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Publication numberUS3527210 A
Publication typeGrant
Publication dateSep 8, 1970
Filing dateApr 30, 1965
Priority dateApr 30, 1965
Also published asDE1945275U
Publication numberUS 3527210 A, US 3527210A, US-A-3527210, US3527210 A, US3527210A
InventorsTowns Edward J
Original AssigneeOrtho Pharma Corp
Export CitationBiBTeX, EndNote, RefMan
External Links: USPTO, USPTO Assignment, Espacenet
Molded spring return means for plastic articles
US 3527210 A
Abstract  available in
Images(1)
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Claims  available in
Description  (OCR text may contain errors)

United States Patent Edward J. Towns Livingston, New Jersey [72] Inventor 21 Appl. No. 452,072

[22] Filed [45) Patented [73] Assignee April 30, 1965 Sept. 8, 1970 By mesne assignments, to

Ortho Pharmaceutical Corporation, a corporation of New Jersey [54] MOLDED SPRING RETURN MEANS FOR PLASTIC 8/1965 Margulies 5/1966 Birnbergetal.

CLAIM: l. A ring-shaped molded plastic intrauterine device having an inside diameter substantially greater than its maximum cross-sectional dimension taken along a radius and adapted to be bent at at least one particular location, said device having molded therein at least one hinge comprising a web disposed on the inside perimeter of said device and at the location at which said device is intended to be bent, said web having a thickness in the plane essentially perpendicular to the plane of bending which is substantially less than the thickness of the adjacent portions of said device in the plane essentially perpendicular to the plane of bending and said web being of such thickness and such depth to initially resist deformation of said device in response to an externally applied force and to urge said device back to its original ring-shaped configuration after having been bent and upon release of externally applied force, whereby when said device is bent in the intended direction, said web bends in a plane essentially perpendicular thereto.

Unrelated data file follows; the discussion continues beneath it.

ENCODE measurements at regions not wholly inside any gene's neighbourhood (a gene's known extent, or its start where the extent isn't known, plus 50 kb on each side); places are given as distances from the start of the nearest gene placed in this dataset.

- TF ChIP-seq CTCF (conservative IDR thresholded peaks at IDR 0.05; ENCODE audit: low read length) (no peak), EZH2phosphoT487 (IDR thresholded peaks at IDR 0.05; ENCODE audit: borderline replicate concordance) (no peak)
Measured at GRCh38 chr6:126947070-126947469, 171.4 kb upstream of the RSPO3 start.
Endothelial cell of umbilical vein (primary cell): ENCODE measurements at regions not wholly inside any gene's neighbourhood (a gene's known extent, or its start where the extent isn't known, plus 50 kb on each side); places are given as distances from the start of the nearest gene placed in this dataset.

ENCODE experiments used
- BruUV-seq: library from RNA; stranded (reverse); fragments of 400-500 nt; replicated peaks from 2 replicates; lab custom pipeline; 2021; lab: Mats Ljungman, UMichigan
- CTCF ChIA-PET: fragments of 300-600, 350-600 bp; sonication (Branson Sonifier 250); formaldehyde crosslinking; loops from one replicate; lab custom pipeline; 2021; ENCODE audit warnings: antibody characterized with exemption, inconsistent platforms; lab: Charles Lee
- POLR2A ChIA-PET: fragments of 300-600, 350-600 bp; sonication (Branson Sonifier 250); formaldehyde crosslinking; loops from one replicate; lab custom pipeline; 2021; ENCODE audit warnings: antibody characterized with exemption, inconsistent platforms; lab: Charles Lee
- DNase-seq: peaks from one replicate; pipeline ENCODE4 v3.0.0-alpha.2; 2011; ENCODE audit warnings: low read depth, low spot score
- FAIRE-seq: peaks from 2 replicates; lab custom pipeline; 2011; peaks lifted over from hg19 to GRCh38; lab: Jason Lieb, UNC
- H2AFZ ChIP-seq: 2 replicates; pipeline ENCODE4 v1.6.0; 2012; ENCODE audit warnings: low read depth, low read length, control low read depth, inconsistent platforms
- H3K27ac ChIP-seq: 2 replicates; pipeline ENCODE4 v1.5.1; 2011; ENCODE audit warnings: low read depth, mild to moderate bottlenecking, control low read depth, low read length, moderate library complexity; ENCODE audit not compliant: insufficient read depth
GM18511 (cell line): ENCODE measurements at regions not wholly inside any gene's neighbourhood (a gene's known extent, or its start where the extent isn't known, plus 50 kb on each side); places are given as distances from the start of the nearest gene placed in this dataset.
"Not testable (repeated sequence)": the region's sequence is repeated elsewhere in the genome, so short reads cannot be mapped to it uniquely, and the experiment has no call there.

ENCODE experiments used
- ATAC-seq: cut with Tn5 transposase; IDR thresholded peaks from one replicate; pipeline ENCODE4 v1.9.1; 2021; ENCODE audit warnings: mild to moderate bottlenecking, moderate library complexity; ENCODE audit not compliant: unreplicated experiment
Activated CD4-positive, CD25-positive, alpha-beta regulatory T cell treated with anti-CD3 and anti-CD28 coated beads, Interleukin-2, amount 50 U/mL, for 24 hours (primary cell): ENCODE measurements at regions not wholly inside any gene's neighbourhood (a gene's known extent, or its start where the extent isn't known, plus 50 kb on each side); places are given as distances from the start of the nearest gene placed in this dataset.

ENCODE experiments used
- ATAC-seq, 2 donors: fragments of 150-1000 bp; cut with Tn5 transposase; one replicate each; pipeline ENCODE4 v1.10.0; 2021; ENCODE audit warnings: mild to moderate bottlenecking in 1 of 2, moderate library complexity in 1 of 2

Patented Sept. 8, 1970 3,527,210

' INVENTOR.

@1 1/ I w.) Aflwas MOLDED SPRING RETURN MEANS FOR PLASTIC ARTICLES This invention relates to plastic articles having molded spring return means, and more particularly relates to intrauterine contraceptive devices made of molded plastic embodying spring return means.